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Clinical Psychology: Evolving Theory, Practice, and Research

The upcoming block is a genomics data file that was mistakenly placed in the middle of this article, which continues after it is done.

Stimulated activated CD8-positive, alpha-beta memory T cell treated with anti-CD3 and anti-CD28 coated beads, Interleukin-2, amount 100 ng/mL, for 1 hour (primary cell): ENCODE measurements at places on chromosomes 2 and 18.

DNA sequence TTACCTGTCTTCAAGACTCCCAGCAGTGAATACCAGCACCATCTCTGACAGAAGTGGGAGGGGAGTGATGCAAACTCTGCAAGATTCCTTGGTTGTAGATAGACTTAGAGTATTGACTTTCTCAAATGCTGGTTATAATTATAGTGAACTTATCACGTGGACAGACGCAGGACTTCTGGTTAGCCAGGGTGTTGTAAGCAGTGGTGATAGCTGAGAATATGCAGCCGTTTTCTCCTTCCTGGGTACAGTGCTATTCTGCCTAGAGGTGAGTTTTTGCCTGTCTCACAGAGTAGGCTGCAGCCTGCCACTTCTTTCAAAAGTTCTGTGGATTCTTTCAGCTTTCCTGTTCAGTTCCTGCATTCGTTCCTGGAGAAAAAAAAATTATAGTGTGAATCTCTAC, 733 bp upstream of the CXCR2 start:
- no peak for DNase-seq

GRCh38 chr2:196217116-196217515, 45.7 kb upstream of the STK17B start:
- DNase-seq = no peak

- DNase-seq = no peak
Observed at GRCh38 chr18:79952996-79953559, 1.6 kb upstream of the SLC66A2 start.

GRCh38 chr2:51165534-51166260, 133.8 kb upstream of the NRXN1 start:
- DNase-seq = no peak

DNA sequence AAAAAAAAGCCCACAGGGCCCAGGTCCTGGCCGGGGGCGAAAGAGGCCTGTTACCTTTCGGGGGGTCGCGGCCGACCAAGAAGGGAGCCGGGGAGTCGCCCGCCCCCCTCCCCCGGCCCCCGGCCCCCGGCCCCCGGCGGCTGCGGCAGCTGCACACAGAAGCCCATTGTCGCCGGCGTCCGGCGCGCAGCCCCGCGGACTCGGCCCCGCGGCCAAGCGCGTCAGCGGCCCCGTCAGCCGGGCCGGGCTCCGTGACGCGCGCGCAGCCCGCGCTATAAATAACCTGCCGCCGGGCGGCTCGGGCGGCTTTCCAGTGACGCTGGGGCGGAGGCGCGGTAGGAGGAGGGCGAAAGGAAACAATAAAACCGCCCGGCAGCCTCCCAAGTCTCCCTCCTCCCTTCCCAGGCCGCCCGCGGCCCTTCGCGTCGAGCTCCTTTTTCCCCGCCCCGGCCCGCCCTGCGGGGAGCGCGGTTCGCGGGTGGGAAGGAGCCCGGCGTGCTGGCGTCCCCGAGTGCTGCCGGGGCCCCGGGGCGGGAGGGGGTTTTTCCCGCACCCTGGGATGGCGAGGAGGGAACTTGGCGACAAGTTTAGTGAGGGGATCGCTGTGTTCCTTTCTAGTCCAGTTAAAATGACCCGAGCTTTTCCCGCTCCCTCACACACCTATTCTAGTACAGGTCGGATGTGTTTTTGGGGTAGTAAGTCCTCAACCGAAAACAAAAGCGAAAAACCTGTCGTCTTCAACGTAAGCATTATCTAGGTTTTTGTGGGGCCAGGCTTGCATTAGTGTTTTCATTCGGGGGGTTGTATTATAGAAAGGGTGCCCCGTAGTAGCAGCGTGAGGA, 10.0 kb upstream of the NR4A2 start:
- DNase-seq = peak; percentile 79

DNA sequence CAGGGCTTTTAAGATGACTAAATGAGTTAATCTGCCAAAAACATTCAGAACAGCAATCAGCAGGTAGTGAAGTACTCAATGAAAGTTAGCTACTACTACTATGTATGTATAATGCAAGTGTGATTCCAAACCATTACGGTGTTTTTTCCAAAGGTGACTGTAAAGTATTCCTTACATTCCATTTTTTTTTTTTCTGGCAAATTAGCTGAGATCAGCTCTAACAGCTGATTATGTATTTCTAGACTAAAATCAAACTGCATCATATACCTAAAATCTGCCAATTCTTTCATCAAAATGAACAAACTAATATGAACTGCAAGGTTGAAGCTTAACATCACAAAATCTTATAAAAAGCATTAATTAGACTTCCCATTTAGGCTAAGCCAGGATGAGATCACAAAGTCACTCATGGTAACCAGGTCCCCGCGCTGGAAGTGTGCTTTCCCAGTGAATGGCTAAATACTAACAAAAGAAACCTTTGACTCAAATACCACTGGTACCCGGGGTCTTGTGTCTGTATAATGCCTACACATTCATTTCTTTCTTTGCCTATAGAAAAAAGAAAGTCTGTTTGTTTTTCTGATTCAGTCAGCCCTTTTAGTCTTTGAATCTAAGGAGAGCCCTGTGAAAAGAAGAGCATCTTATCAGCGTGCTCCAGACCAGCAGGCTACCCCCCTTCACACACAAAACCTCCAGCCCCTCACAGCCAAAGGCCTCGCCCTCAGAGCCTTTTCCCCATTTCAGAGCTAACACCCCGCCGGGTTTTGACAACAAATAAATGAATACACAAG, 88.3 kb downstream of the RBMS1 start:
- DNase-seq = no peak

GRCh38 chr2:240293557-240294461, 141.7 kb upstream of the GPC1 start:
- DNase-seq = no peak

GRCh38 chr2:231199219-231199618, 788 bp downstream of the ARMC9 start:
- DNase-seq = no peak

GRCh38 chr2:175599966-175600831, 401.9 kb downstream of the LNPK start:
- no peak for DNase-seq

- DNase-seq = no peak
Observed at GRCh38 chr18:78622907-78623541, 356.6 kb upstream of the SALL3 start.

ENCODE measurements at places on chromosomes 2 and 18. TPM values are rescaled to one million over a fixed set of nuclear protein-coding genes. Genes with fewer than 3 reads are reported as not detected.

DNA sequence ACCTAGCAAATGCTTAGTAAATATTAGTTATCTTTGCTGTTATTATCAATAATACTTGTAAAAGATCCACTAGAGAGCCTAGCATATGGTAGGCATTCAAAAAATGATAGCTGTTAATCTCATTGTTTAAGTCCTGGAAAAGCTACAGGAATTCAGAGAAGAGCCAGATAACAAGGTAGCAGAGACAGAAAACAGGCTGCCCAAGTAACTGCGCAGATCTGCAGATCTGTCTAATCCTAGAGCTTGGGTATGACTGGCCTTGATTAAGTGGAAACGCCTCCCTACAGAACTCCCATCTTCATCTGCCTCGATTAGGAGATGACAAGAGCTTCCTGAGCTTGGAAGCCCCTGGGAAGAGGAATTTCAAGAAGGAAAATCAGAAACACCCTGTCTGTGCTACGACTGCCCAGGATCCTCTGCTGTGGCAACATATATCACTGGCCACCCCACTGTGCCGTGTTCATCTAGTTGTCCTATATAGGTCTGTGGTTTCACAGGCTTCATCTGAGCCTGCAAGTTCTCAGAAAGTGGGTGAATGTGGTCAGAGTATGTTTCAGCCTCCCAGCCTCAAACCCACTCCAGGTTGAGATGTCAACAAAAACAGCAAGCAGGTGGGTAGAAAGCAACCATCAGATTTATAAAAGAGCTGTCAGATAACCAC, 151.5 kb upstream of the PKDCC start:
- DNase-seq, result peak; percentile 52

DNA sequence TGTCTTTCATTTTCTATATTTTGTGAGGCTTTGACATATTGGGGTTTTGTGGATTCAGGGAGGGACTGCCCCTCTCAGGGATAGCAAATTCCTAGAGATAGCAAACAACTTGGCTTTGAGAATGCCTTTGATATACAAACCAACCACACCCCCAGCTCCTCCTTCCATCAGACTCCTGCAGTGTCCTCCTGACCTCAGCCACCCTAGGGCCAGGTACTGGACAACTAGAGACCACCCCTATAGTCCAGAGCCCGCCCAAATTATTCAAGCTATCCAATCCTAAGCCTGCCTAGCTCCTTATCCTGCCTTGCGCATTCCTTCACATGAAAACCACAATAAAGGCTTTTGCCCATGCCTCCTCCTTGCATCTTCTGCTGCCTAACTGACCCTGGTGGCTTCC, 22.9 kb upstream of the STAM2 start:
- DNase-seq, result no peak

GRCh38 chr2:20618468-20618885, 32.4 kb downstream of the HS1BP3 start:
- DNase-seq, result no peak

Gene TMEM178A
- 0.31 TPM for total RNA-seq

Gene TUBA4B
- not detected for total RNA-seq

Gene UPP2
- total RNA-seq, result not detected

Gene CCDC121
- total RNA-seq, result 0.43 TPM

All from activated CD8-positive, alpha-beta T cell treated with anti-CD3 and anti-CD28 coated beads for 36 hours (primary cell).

General Findings The meta-analysis by Elliott et al. (2013) is the largest and most comprehensive review of humanistic-experiential psychotherapies (HEP) to date. The review included a total of 14,206 individuals, with 62 studies compared to wait-list/control (31 of which were RCTs), and 135 studies directly comparing HEP to other therapies (82 of which were RCTs). The average length of treatment was 20 sessions. Elliott et al. (2013) combined random effects model significance testing (Wilson & Lipsey, 2001) with equivalence analysis, allowing them to demonstrate the relative levels of equivalence between HEP and non-HEP approaches. They adopted the following conventions for interpreting the practical or clinical implication of differences in effect size: “Equivalent”: within .1 standard deviation of zero (greater than –.1 and less than .1); “Trivially Different”: between .1 and .2 standard deviation from zero; “Equivocal”: between .2 and .4 standard deviation from zero; “Clinically Better/Worse”: at least .4 standard deviation from zero. These criteria for comparing treatment effects are used across the meta-analysis. Overall, pre-post effect sizes were large (d = .96). Weighted effect size for studies with a control group remained large (dw = .76), a finding which remained consistent in randomised samples. These findings indicate that approximately 80% of pre-post gains can be attributed to experiential therapy. Effect size differences between therapies were non-significant (-.02) in treatment comparison studies. Equivalence analyses revealed that HEP therapies were ‘equivalent’ to other approaches in general, however when compared to CBT interventions HEP obtained ‘trivially worse’ therapy outcomes (-.13). By contrast, HEP studies showed ‘trivially better’ (.17) effect sizes when compared to approaches other than CBT. Researcher allegiance favoured HEPs in 65% of studies, however in studies with treatment comparisons, the allegiance was significantly lower at just 31% pro-HEP. This finding must be seen in the context of researchers from other theoretical orientations using relationship control conditions which tend to be labelled as ‘supportive’ or ‘non-directive’ therapy. The contribution of researcher allegiance has been found to represent a moderate and consistent effect on psychotherapy outcome studies across meta-analyses (Munder, Brütsch, Leonhart, Gerger, & Barth, 2013). Compounding this issue, allegiance often goes unreported in meta-analyses and only a tiny fraction of RCTs (3.2%) report it (Dragioti, Dimoliatis, & Evangelou, 2015). When equivalence analyses were repeated controlling for researcher allegiance, Elliott et al. (2013) found that all differences between therapies were reduced to ‘equivalent’ effect sizes (dw = -.03 to .06).